If you don’t speak up and try to do everything, your work will suffer and so will you. Managers will respect you for offering a solution to a problem.

Stick to Your Guns

You have to stick to your guns when you feel you must say no. If you’re discussing fees, you can say, “As much as I’d like to work with you, it’s just not possible for me to take on this assignment for less than the quoted fee.” You might feel bad about disappointing the prospect – but don’t feel sorry for saying no when it’s right for you.

Back in the days of the bubble, many companies offered stock in lieu of cash for services rendered. But if a new Internet start-up asks you to accept stock, it’s the equivalent of your subsidizing a company that may not be around in a year. If the offer isn’t appealing, just say no – even if it’s a friend or former client.

We know consultants that have been contacted by leading global companies and asked to work without pay for the prestige of showcasing the company as a client.

That is the height of arrogance. Be prepared to ask, “Is your company in business to make a profit? So are we.” That kind of client has the potential to nickel and dime you to death if they actually retain you.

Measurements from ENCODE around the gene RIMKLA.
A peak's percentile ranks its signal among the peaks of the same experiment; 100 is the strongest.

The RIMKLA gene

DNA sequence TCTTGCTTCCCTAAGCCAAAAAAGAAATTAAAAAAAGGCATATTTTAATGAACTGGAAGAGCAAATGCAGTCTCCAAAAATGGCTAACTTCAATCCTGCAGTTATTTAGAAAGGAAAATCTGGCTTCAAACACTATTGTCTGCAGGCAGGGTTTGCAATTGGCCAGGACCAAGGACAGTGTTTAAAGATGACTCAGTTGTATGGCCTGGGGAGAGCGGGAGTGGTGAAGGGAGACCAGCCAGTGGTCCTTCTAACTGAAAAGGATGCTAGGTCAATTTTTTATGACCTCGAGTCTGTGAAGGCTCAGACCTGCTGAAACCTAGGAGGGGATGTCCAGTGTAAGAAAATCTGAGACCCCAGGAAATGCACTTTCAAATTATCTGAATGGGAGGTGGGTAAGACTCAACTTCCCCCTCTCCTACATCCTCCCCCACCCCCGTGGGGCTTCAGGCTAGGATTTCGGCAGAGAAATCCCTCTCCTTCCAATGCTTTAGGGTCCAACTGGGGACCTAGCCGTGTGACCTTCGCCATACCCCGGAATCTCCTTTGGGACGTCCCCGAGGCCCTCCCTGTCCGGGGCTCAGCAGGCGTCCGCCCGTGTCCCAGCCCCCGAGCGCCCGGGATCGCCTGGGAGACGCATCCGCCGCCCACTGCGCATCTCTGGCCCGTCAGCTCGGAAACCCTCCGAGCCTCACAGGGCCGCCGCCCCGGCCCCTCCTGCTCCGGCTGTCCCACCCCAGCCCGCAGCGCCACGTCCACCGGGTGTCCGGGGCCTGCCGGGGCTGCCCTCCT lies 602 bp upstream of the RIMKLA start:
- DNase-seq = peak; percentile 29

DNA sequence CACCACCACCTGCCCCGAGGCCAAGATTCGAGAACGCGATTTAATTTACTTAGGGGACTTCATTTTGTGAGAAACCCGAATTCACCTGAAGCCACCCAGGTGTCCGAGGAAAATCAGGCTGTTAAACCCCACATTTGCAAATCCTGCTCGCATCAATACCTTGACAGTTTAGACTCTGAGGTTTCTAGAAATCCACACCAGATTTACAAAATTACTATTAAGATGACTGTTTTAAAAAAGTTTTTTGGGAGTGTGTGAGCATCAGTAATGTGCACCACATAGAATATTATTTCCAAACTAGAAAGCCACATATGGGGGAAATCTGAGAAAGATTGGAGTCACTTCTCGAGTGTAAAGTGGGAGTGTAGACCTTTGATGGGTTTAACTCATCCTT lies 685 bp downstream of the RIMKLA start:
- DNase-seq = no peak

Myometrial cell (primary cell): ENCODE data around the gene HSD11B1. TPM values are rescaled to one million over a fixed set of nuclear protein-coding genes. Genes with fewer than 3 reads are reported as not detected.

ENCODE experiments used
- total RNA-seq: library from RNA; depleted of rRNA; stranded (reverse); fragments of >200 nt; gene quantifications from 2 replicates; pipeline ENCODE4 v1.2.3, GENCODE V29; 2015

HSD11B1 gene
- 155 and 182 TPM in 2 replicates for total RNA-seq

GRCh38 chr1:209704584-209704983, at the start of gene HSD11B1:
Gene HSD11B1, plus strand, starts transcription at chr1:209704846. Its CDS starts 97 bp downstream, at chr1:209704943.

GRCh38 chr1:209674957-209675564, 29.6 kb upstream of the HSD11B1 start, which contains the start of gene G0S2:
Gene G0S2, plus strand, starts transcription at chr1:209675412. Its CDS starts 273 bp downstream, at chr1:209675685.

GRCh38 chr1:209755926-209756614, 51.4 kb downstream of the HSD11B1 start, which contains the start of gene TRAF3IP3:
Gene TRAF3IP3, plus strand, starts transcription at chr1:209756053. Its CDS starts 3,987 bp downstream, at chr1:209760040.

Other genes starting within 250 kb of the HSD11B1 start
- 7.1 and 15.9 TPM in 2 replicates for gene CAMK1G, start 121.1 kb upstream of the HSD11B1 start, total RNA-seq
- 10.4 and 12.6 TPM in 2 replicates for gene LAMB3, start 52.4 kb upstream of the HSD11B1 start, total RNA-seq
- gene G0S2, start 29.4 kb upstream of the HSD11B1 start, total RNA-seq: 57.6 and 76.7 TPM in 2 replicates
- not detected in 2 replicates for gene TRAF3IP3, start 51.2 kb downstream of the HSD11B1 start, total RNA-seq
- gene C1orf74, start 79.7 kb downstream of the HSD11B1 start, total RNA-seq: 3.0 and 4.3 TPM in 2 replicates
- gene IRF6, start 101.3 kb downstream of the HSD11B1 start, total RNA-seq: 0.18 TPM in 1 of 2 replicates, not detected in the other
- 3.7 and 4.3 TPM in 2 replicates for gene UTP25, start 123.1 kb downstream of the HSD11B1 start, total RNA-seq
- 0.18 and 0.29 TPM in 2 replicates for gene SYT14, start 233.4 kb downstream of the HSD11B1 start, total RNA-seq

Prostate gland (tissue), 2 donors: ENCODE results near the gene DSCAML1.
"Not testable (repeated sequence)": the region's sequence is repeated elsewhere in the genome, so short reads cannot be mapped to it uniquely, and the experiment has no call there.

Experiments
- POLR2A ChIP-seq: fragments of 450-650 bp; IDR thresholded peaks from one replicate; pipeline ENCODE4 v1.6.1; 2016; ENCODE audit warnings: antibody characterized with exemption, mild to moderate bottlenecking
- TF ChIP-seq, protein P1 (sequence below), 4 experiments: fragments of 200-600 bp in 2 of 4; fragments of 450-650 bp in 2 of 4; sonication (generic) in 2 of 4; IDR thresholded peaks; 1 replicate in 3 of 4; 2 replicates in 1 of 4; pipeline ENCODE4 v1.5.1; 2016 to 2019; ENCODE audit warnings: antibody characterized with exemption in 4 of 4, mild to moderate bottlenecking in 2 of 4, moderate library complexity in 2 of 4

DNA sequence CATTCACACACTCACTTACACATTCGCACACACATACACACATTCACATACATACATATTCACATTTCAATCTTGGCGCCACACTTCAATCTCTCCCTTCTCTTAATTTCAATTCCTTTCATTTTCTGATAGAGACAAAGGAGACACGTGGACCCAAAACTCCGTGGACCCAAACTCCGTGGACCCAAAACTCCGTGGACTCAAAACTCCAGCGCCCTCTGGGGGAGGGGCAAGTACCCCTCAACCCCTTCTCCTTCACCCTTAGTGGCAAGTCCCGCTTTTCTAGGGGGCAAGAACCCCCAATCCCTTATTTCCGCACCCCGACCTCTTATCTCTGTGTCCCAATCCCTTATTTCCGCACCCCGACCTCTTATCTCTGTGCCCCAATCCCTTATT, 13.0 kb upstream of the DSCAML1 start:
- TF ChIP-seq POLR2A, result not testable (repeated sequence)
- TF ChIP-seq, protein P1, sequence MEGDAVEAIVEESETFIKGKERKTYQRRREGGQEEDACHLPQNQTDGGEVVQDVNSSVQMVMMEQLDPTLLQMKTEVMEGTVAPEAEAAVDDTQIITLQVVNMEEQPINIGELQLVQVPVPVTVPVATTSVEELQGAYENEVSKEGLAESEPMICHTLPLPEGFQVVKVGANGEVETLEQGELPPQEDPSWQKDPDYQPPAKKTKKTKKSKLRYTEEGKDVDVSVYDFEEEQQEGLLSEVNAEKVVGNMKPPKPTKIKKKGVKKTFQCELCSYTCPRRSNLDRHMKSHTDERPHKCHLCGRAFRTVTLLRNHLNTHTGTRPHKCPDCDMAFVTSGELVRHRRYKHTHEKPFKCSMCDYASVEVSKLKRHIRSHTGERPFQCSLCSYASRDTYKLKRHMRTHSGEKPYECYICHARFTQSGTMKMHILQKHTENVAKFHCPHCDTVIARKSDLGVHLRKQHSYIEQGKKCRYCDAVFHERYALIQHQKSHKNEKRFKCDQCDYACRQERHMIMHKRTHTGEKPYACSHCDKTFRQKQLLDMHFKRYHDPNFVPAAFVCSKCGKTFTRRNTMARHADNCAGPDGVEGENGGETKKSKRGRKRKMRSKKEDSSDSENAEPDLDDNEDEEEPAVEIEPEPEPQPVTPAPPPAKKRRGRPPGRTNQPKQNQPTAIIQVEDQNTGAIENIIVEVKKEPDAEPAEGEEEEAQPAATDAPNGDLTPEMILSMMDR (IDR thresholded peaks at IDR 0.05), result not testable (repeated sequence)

Don’t Second Guess Yourself

When you’ve said no, don’t second guess yourself. Let’s face it. It’s scary to turn down any business when you don’t have any.

Business may be soft, so you decide you take on a client at a fraction of your normal rate.

But look what could happen. The next month a load of new business comes in and you’re stuck fulfilling a contract that doesn’t earn you a profit.

Trust your instincts. You don’t want to lose a client because you refused a request to do a project without being paid. But if you do, will that establish a bad precedent? What do you do when the free favors start piling up?

Ironically, you risk incurring the anger of the client if you say no because she now has the expectation that you will routinely do “freebies” or lower your rates.

You may fear for your job in the company if you say no. But it’s even riskier to say yes when you take on another assignment and the quality of your work suffers.

Saying no is never easy. Sometimes there isn’t a potential solution and you just need to walk away.

Never feel sorry that you did. Use the time you would have given away for free to go after companies that will become the clients you build relationships with for the long haul. Clients who will appreciate your skill sets and pay on time!

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The Newman Group is a recognized leader in guiding business professionals, celebrities and authors to improve their communications skills in presentations and media interviews.

Our highly skilled and experienced professionals have the expertise in media and presentation training to meet any business situation — from helping an executive to prepare for the challenge of talking to a reporter during a business crisis to presenting a group of investors during an IPO or keeping a celebrity spokesperson on point.